Anything that touches on gay sexuality is very fraught now because of AIDS. People tend to be ahistorical in thinking of past books as being somehow guilty of promoting something that happened five years later.
IAPAC Monthly: You turned up at some of the watershed events in recent gay history -- the Stonewall riot, the founding of the Violet Quill33 and GMHC -- and you wrote the archetypal coming-out novel. I won't ask about the worst memories these events left, but what was the best?
Edmund White: The odd thing is that I've never seen myself as a team member in gay life. I feel that I never repeated anything. I would go to Fire Island in the 60s and 70s, then I stopped going. I would go to back rooms and baths, but then I'd stop it. In other words I feel that I've never been one to acquire habits or persist in something very much. In my writing I feel that I've tried to avoid doing the same book over and over. My most recent book, Fanny,34 was a straight historical novel. So I don't want to present myself as someone who identified with the gay movement and was there to crow over its triumphs, because I don't think I did that much.
Stonewall I sort of stumbled into. I was walking with a friend past the Stonewall at the time it was raided. We got involved and very excited by the demonstration. But it wasn't as though we were in the bar when the police raided it.
I don't think any of us took Violet Quill very seriously. We met only eight times. It was mainly about who could prepare the best dessert. But it's remembered because people like movements and because historians like to write about movements more than they like to write about individuals -- and because it did actually coincide with a triumph of gay culture.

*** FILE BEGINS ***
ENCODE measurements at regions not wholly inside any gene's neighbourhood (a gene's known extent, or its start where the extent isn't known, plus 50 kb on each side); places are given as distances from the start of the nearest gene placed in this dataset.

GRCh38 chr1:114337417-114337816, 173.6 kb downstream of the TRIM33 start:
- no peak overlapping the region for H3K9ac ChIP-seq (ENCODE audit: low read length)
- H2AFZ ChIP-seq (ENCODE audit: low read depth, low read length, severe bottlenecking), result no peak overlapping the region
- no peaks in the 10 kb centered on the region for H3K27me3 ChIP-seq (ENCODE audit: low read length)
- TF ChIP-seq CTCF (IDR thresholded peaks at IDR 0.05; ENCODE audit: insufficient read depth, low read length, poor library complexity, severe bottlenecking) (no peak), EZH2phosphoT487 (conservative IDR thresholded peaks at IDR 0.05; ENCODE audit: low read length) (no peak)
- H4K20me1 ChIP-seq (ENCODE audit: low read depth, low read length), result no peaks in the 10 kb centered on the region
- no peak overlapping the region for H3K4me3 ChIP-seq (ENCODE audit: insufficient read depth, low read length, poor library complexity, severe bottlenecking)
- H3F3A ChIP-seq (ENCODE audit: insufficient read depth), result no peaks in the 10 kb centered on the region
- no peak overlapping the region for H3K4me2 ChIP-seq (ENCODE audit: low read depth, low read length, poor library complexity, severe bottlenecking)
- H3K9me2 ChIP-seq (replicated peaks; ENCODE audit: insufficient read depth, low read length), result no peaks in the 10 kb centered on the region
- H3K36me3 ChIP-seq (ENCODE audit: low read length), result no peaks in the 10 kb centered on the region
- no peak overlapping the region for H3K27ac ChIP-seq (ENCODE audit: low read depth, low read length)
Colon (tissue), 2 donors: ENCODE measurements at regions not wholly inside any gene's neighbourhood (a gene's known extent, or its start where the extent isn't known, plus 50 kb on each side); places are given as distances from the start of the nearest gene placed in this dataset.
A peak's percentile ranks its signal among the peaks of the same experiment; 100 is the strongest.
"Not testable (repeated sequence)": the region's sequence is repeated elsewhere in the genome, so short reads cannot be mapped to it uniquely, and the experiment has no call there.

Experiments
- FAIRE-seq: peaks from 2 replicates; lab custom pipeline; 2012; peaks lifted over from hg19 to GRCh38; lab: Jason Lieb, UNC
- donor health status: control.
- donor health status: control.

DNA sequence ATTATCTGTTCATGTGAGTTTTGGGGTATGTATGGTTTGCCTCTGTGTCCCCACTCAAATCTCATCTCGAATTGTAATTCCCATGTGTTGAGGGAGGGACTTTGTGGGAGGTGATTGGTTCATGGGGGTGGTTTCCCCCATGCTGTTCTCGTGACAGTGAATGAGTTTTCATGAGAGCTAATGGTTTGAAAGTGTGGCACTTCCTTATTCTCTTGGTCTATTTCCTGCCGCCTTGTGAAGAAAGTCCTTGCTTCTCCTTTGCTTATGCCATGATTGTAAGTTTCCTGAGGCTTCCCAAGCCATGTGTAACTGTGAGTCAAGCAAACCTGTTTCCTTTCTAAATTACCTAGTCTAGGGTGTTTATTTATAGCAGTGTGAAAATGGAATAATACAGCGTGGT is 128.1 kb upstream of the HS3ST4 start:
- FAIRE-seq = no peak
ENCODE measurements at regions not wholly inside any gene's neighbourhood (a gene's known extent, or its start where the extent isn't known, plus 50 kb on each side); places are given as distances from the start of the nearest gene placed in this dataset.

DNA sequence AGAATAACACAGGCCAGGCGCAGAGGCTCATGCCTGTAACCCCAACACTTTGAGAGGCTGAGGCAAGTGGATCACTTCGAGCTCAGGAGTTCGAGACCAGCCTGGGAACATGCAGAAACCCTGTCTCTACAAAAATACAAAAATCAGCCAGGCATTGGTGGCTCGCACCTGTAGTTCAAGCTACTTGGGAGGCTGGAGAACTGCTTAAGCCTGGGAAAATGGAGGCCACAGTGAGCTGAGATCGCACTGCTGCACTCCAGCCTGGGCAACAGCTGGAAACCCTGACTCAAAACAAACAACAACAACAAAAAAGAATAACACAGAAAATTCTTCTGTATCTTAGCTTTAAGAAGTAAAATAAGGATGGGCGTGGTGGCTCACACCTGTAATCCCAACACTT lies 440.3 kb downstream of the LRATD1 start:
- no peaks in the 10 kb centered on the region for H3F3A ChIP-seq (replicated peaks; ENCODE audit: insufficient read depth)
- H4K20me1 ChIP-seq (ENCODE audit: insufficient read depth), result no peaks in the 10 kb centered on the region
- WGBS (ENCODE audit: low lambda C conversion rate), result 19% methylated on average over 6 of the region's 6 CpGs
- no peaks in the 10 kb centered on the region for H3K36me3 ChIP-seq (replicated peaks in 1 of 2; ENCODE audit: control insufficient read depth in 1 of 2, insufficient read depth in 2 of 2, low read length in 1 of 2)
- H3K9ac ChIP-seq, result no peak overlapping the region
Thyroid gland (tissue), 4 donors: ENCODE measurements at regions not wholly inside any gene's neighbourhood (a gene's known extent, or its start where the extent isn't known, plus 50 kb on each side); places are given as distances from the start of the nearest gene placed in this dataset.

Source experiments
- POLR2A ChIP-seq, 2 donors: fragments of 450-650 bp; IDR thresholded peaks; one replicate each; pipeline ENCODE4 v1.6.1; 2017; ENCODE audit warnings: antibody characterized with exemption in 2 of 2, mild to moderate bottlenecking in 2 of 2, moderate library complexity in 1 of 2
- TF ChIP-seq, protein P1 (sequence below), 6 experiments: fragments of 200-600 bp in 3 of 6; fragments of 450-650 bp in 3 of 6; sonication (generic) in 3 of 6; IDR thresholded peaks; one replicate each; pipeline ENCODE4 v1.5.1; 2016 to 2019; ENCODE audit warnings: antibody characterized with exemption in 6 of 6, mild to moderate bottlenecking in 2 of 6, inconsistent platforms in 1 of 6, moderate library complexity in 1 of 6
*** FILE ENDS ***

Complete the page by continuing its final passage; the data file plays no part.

Somebody should write a book about the 70s in New York -- straight and gay -- but it would turn out to be mainly a gay story. I feel that was one of the high points in human culture. There were all these great people -- Jasper Johns35 in painting, John Ashbery36 in poetry, [George] Balanchine's37 last years in ballet, many great novelists -- there was a tremendous amount of activity and a New York aesthetic that was very powerful.
IAPAC Monthly: Lots of HIV clinicians read this journal. Do you have anything to say to them?
Edmund White: I would say don't have too rigid a notion of who the at-risk groups are. As I've gotten older and moved out of the prime gay category to resemble more the family dentist, I've found that I have sex with all kinds of people who wouldn't want to have sex with "a gay man." I have a tremendous repertoire of people in my address book who are married, bisexual, discreet, in their 50s, 60s, 20s, 30s, who have a dread of the gay culture.
I always practice safe sex, but what if I didn't? I could have infected a whole bunch of people by now. Because they don't think of me as being gay or likely to have HIV infection, they're comfortable having sex with me.
So on the basis of my own experience I believe there's a tremendous underground of people having gay sex -- often unprotected sex -- whom a clinician would never identify as being gay. Maybe it would be useful for more clinicians to be a little more alert to how fluid and open human sexuality is.
Mark Mascolini writes about HIV infection (email@example.com).
This article was provided by International Association of Physicians in AIDS Care. It is a part of the publication IAPAC Monthly.